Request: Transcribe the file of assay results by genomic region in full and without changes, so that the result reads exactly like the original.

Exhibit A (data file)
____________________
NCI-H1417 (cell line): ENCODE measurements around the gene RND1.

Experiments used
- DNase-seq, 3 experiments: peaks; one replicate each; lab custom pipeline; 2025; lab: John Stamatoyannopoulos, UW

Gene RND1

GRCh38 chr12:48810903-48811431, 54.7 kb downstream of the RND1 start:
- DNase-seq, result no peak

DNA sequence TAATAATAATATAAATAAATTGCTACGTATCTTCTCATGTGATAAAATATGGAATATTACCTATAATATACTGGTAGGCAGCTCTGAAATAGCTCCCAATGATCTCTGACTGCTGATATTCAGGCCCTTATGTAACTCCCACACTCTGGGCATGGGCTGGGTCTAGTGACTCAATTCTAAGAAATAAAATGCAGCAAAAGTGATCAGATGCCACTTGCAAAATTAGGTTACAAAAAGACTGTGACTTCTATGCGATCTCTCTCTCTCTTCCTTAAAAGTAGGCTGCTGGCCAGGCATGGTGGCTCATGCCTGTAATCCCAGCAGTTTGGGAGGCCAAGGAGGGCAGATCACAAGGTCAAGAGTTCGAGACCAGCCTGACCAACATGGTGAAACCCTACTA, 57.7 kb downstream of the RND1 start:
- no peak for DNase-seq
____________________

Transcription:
NCI-H1417 (cell line): ENCODE measurements around the gene RND1.

Experiments used
- DNase-seq, 3 experiments: peaks; one replicate each; lab custom pipeline; 2025; lab: John Stamatoyannopoulos, UW

Gene RND1

GRCh38 chr12:48810903-48811431, 54.7 kb downstream of the RND1 start:
- DNase-seq, result no peak

DNA sequence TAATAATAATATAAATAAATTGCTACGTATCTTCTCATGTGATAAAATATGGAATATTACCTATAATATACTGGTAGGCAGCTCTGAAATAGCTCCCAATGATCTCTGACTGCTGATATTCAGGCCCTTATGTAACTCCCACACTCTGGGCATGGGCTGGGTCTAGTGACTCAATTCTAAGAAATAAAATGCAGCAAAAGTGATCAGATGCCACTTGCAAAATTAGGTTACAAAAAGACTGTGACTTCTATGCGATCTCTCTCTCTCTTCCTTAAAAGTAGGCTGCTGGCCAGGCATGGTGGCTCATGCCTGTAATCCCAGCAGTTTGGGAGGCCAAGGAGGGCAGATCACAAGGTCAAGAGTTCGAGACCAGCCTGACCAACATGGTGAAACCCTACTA, 57.7 kb downstream of the RND1 start:
- no peak for DNase-seq